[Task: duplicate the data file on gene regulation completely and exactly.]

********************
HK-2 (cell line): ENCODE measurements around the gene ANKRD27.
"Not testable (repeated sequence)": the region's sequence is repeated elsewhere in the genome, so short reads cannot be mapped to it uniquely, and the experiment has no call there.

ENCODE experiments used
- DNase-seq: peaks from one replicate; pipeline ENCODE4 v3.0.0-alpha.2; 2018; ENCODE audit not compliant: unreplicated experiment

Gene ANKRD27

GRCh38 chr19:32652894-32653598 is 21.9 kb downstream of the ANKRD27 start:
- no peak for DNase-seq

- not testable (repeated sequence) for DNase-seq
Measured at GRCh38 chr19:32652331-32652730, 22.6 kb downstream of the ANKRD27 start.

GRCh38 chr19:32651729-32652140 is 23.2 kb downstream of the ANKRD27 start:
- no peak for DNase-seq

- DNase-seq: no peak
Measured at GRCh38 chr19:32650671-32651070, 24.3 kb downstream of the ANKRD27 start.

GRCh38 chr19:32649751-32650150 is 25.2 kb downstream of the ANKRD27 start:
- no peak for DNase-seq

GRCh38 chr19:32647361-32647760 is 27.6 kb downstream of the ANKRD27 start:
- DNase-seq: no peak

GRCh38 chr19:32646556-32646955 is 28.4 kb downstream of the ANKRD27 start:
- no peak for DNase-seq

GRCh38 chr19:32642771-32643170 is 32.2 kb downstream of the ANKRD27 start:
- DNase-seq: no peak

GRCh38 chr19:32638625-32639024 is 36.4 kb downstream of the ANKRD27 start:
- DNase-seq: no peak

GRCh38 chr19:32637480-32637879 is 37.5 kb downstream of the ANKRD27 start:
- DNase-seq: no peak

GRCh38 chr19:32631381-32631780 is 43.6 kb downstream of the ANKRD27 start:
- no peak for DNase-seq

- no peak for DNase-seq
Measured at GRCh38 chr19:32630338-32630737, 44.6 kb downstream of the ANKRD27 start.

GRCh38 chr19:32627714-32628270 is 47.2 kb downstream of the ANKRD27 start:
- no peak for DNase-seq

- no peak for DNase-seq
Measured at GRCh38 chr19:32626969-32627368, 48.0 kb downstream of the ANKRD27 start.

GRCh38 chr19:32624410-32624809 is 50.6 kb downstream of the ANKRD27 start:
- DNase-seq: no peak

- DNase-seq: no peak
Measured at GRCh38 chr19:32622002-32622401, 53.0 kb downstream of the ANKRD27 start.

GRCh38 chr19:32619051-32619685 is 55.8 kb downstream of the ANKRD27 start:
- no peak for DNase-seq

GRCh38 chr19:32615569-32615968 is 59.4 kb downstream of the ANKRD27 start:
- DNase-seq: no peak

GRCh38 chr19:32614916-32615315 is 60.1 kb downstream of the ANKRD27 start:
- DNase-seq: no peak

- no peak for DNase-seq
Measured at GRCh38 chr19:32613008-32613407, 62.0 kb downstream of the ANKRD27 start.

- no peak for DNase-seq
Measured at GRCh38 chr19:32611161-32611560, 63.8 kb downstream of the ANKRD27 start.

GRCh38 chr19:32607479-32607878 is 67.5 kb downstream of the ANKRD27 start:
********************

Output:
HK-2 (cell line): ENCODE measurements around the gene ANKRD27.
"Not testable (repeated sequence)": the region's sequence is repeated elsewhere in the genome, so short reads cannot be mapped to it uniquely, and the experiment has no call there.

ENCODE experiments used
- DNase-seq: peaks from one replicate; pipeline ENCODE4 v3.0.0-alpha.2; 2018; ENCODE audit not compliant: unreplicated experiment

Gene ANKRD27

GRCh38 chr19:32652894-32653598 is 21.9 kb downstream of the ANKRD27 start:
- no peak for DNase-seq

- not testable (repeated sequence) for DNase-seq
Measured at GRCh38 chr19:32652331-32652730, 22.6 kb downstream of the ANKRD27 start.

GRCh38 chr19:32651729-32652140 is 23.2 kb downstream of the ANKRD27 start:
- no peak for DNase-seq

- DNase-seq: no peak
Measured at GRCh38 chr19:32650671-32651070, 24.3 kb downstream of the ANKRD27 start.

GRCh38 chr19:32649751-32650150 is 25.2 kb downstream of the ANKRD27 start:
- no peak for DNase-seq

GRCh38 chr19:32647361-32647760 is 27.6 kb downstream of the ANKRD27 start:
- DNase-seq: no peak

GRCh38 chr19:32646556-32646955 is 28.4 kb downstream of the ANKRD27 start:
- no peak for DNase-seq

GRCh38 chr19:32642771-32643170 is 32.2 kb downstream of the ANKRD27 start:
- DNase-seq: no peak

GRCh38 chr19:32638625-32639024 is 36.4 kb downstream of the ANKRD27 start:
- DNase-seq: no peak

GRCh38 chr19:32637480-32637879 is 37.5 kb downstream of the ANKRD27 start:
- DNase-seq: no peak

GRCh38 chr19:32631381-32631780 is 43.6 kb downstream of the ANKRD27 start:
- no peak for DNase-seq

- no peak for DNase-seq
Measured at GRCh38 chr19:32630338-32630737, 44.6 kb downstream of the ANKRD27 start.

GRCh38 chr19:32627714-32628270 is 47.2 kb downstream of the ANKRD27 start:
- no peak for DNase-seq

- no peak for DNase-seq
Measured at GRCh38 chr19:32626969-32627368, 48.0 kb downstream of the ANKRD27 start.

GRCh38 chr19:32624410-32624809 is 50.6 kb downstream of the ANKRD27 start:
- DNase-seq: no peak

- DNase-seq: no peak
Measured at GRCh38 chr19:32622002-32622401, 53.0 kb downstream of the ANKRD27 start.

GRCh38 chr19:32619051-32619685 is 55.8 kb downstream of the ANKRD27 start:
- no peak for DNase-seq

GRCh38 chr19:32615569-32615968 is 59.4 kb downstream of the ANKRD27 start:
- DNase-seq: no peak

GRCh38 chr19:32614916-32615315 is 60.1 kb downstream of the ANKRD27 start:
- DNase-seq: no peak

- no peak for DNase-seq
Measured at GRCh38 chr19:32613008-32613407, 62.0 kb downstream of the ANKRD27 start.

- no peak for DNase-seq
Measured at GRCh38 chr19:32611161-32611560, 63.8 kb downstream of the ANKRD27 start.

GRCh38 chr19:32607479-32607878 is 67.5 kb downstream of the ANKRD27 start: